MagAO-X 2019B Day 6: Sleepless in La Serena

This title is somewhat misleading, after observing last night most of the team spent the whole day sleeping and stayed up working all of tonight. Olivier and I were the only ones to make it to lunch today and he put it best: “We value food more than the others, or perhaps we value sleep less.” For me, it’s definitely the food thing….

The grad students set up shop in the lounge

The Magellan astronomers were kind enough to let us utilize MagAO-X tonight while they took multi-object spectra with the LDSS3, so the team spent the night at the telescope taking response matrices, debugging code, and beginning some image processing.

The control room became a co-working space

I was finally able to get a nice consistent focus curve for camsci1 in the i-band!

We are finally recording focus positions
Alex and Maggie looking tired but spirited

I got frustrated with the focus code at one point and suggested that I may desire a career change to hedge fund manager, to which Joseph responded was a bad idea. So in honor of that exchange:

MagAO-X 2019B Day 2: Chillin’ in Chile

Hello XWCL! This is my inaugural blog post so buckle up because it is going to be a sleep-deprived ride. Laird and Alex spent the day prepping the instrument for transport to the telescopes while Jared, Joseph, Kyle, and I were putting the “finishing touches” on various pieces of code. Kyle, Joseph and I were able to get the auto_focus code running fairly smoothly. The question of the day seems to be on the focus curve plots, to show or not to show?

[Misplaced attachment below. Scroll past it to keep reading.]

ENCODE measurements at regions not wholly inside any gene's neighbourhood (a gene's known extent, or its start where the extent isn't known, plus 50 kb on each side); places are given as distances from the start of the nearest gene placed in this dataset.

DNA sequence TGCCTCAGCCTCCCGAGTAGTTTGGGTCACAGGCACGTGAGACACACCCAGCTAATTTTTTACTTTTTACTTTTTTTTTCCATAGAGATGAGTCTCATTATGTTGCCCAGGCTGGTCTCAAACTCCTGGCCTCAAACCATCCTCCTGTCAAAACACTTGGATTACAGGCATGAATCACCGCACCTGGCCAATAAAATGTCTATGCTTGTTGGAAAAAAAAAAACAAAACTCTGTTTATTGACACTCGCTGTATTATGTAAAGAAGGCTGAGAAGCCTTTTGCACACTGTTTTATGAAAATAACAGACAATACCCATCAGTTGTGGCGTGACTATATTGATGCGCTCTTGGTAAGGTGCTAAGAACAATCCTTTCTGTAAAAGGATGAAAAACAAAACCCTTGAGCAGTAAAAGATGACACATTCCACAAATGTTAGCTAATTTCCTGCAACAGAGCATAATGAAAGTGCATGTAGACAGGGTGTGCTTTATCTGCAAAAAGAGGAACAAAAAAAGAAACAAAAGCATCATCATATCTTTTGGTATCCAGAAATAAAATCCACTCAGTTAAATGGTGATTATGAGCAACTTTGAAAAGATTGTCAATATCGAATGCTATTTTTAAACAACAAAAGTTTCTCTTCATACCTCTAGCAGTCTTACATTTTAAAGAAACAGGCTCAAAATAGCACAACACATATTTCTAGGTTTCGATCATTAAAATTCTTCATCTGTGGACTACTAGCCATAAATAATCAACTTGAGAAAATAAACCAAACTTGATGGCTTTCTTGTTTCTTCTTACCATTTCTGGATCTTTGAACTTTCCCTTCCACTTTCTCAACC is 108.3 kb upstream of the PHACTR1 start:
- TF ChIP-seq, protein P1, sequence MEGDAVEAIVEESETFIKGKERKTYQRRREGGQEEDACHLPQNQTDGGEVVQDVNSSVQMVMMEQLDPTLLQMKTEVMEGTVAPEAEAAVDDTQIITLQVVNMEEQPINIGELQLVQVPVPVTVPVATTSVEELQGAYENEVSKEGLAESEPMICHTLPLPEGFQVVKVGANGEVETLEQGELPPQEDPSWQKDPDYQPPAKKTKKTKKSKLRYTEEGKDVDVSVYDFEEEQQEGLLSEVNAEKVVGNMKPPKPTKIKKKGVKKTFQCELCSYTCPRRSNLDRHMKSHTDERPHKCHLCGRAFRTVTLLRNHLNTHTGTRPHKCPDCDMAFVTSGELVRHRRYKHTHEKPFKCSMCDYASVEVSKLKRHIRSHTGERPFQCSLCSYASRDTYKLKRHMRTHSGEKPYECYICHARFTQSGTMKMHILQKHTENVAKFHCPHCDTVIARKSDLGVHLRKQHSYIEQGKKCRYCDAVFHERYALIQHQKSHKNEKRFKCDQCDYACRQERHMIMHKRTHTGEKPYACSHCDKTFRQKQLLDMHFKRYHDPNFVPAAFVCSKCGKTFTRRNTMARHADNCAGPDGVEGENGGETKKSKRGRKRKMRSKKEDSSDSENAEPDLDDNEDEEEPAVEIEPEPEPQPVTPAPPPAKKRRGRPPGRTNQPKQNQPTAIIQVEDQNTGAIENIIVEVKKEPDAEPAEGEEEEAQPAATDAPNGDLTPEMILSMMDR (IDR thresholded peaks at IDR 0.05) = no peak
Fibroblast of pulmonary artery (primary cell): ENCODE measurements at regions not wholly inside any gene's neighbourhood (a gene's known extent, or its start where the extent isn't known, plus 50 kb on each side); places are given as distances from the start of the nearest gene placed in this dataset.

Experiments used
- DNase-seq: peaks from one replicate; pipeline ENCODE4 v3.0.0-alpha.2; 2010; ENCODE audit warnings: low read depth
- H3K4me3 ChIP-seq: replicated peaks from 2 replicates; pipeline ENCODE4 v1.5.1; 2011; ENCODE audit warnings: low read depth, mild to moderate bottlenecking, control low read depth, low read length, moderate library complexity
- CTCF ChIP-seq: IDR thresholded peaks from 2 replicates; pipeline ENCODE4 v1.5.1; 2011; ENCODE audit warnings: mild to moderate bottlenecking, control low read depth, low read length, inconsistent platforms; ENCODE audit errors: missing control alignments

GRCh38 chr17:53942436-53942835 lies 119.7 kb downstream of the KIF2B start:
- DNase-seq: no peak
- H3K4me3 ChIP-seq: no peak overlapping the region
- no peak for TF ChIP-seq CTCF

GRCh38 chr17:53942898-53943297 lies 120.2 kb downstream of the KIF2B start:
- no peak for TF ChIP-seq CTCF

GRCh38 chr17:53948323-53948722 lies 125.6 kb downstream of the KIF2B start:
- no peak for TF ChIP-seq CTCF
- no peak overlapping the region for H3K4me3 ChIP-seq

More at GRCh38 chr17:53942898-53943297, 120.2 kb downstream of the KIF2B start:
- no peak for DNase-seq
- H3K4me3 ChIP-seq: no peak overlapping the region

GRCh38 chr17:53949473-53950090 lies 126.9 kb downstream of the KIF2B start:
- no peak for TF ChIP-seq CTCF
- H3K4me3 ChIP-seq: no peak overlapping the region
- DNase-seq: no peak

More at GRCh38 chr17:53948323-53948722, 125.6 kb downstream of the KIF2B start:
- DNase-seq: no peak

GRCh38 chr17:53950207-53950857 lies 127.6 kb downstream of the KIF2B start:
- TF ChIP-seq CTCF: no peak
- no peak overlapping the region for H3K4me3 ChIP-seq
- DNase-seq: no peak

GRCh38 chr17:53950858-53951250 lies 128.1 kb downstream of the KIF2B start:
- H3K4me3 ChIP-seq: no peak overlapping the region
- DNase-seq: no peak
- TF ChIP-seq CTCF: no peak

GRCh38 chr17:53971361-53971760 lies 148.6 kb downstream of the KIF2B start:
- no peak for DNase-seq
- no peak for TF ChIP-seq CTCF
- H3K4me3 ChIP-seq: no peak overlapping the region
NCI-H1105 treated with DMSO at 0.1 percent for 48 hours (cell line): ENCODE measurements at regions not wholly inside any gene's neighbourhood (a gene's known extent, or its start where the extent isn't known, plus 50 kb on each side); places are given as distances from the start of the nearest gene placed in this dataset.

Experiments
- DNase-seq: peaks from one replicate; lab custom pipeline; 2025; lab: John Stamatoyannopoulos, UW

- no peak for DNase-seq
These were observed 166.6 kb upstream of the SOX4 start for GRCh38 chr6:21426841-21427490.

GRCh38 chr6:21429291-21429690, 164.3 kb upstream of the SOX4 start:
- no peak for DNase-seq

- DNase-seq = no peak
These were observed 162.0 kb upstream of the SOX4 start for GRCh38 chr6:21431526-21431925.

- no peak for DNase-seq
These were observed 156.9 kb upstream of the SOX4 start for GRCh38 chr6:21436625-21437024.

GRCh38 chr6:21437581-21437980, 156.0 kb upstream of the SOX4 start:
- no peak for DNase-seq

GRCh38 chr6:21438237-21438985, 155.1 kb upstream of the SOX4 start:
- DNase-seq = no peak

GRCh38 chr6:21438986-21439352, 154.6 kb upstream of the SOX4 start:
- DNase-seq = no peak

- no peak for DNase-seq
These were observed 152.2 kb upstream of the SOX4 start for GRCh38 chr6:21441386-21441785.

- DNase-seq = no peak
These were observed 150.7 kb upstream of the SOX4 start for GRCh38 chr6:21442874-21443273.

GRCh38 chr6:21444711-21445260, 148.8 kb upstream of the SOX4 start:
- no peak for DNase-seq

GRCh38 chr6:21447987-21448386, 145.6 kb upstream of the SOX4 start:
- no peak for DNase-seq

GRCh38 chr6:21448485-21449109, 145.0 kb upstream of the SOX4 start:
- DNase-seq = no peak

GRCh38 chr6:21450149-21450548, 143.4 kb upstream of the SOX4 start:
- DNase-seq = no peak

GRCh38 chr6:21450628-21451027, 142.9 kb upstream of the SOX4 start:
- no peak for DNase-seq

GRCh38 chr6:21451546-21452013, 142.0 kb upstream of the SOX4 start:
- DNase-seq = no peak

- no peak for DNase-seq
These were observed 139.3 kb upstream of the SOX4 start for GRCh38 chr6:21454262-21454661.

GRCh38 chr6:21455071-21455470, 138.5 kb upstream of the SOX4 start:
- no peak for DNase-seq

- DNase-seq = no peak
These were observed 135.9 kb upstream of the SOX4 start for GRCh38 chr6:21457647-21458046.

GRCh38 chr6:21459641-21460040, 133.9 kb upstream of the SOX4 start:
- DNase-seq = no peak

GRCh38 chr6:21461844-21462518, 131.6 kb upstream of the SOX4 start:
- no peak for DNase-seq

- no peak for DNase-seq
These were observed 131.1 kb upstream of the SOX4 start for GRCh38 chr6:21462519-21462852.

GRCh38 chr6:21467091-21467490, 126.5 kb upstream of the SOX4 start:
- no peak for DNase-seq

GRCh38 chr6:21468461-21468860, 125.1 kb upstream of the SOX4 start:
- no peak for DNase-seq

Joseph Daniel Long and Kyle, working hard or barely working?

Some burros decided to hold us up from going to lunch, but luckily they were very cute. There were a couple exciting animal sightings today!

Guanaco – a camelid native to South America, closely related to the llama (Wikipedia) (PC Laird)

Pre-installation Safety Meeting

Jared led the pre-install safety meeting to go over logistics of packing up the instrument, driving it up to the telescope, and installation.

Juan acted as our translator for the meeting

After dinner we began the decabling and packing up process. It was hard disconnecting such cooperative DMs but it had to be done.

Jared Males decabling the back of the instrument

And That’s a Wrap!

Once the cables and eyepiece were removed, and the instrument was closed up, we shrink wrapped the entire instrument.

Laird Close and Alex Hedglen protecting MagAO-X from dust particles
Two generations of PIs in front of their instrument two nights before first light!

MagAO-X is packed up and ready to go! Since MagAO-X is going to be installed on the telescope tomorrow I think it is safe to say that we will be running with the